Below are links to Digital Humanities projects undertaken by scholars in a variety of disciplines.
Drs. Martin Foys and Shannon Bradshaw (Drew University) created a tool for annotating digitized medieval maps, linking maps with related period texts, and sharing annotations with other scholars.
This article features projects by historians doing viewshed analyses to determine what General Lee could have seen at Gettysburg from his vantage point in the cupola of the Lutheran seminary and analyzing the causes and effects of the Dustbowl in the Midwestern United States.
Feeling overwhelmed? Not sure how to begin? This seminal article in the Journal of Digital Humanities will help you get a foothold.
Nik Honeysett, Head of Administration for the J. Paul Getty Museum and Michael Edson, Director of Web and New Media Strategy for the Smithsonian Institution, discuss the digital humanities and its importance for museums.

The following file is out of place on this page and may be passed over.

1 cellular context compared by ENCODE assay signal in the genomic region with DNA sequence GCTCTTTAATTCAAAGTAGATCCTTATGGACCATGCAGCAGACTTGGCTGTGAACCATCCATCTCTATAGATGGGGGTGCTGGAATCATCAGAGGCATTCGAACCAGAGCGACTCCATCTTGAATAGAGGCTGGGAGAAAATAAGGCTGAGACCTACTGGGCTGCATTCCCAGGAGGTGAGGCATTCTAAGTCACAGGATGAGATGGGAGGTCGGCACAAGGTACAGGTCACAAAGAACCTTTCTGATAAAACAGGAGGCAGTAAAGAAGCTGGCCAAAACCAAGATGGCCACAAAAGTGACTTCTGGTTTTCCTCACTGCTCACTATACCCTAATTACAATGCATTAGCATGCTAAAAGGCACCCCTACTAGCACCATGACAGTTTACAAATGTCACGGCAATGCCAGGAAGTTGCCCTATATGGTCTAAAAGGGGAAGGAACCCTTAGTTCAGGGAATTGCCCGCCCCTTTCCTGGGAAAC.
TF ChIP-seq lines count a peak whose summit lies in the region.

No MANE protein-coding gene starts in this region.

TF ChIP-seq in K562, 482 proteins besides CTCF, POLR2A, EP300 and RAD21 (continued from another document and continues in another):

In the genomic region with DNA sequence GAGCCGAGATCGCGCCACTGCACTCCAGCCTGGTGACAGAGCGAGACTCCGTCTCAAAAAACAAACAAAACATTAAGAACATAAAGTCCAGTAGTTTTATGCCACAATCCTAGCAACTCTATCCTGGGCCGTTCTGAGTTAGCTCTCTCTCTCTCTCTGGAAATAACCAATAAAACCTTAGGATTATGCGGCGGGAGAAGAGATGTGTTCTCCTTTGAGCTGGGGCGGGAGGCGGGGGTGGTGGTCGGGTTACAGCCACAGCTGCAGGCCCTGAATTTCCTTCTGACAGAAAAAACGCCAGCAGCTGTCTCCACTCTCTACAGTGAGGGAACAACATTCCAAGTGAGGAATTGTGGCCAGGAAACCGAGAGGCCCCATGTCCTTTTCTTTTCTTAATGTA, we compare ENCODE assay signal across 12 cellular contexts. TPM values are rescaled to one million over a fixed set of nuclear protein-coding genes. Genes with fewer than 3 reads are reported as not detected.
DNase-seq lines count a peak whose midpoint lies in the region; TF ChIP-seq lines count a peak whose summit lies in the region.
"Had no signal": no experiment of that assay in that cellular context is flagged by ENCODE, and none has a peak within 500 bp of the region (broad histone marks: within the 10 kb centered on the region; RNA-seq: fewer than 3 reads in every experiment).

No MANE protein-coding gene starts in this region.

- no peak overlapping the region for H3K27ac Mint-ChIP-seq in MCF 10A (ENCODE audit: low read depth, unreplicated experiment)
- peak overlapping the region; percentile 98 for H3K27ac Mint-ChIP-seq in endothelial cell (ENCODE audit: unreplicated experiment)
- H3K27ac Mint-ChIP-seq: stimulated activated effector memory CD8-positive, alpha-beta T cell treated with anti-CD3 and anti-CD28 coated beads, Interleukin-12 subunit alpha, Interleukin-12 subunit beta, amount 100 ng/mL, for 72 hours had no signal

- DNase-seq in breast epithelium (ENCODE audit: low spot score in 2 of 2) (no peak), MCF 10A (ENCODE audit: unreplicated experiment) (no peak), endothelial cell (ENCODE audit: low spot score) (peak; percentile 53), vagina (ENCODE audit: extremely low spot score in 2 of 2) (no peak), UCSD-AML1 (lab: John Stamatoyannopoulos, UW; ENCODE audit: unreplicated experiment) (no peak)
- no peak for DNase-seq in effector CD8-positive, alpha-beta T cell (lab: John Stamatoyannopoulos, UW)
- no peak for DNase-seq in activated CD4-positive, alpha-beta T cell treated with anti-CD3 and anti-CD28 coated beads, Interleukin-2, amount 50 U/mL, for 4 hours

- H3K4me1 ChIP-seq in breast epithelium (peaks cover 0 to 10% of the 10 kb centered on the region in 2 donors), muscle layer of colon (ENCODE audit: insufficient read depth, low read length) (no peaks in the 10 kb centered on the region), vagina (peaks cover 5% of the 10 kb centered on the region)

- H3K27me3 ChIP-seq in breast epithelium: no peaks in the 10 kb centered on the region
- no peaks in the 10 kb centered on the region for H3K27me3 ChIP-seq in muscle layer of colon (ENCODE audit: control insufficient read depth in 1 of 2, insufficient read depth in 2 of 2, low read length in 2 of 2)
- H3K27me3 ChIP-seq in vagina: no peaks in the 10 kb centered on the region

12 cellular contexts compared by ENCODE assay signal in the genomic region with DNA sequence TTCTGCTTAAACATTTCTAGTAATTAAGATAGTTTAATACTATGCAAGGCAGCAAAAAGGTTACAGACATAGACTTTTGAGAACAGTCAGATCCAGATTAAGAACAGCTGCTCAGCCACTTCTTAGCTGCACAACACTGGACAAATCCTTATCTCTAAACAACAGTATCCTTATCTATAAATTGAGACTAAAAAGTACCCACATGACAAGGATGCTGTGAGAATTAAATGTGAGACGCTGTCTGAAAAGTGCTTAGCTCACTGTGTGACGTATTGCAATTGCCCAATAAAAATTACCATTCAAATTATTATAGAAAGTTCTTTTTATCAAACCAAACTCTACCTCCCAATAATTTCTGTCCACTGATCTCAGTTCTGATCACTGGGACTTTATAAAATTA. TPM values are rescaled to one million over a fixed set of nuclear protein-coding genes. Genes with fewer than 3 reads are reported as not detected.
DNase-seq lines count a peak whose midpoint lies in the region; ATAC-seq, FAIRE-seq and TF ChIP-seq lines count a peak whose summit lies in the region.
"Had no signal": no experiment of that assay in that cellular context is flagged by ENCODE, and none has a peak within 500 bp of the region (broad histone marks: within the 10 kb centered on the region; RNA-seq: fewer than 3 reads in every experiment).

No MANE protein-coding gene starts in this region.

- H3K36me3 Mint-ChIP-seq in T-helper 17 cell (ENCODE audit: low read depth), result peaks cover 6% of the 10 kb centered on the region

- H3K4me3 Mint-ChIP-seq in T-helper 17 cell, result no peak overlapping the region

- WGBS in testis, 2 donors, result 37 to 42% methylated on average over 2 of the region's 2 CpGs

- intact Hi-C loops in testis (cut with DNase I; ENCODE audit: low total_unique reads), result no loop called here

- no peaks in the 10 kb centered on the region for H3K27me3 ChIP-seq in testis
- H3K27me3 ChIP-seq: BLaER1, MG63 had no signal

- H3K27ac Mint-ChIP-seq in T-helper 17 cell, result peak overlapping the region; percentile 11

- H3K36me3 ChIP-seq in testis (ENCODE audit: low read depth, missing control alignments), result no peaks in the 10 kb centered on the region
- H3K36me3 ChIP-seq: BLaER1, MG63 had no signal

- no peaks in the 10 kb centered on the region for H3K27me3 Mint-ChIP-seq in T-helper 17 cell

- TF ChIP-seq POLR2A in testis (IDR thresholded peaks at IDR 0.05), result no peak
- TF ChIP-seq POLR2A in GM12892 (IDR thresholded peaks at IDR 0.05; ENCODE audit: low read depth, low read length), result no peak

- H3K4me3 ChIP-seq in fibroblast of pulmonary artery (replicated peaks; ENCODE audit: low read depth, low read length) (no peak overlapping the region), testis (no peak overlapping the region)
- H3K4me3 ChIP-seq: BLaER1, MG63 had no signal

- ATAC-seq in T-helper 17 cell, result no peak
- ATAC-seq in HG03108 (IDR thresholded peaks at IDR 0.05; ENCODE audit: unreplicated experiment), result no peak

Matthew Booker, digital historian, uses GIS (Geographic Information Systems - also known as digital map-making) to analyze the growth of industries - and the meaning of that growth - in the San Franciso Bay.
Forestall and Scheirer use n-grams to analyze the sound structure of Homeric epics to answer questions about their consistency and structure.
This film contains a series of clips highlghting advanced discussions of digital humanities by practitioners. Excerpted from the Humanities Panel discussion of the 2007 Humanities, Arts, Science, and Technology Advanced Collaboration (HASTAC) Conference. 4:39 minutes long.
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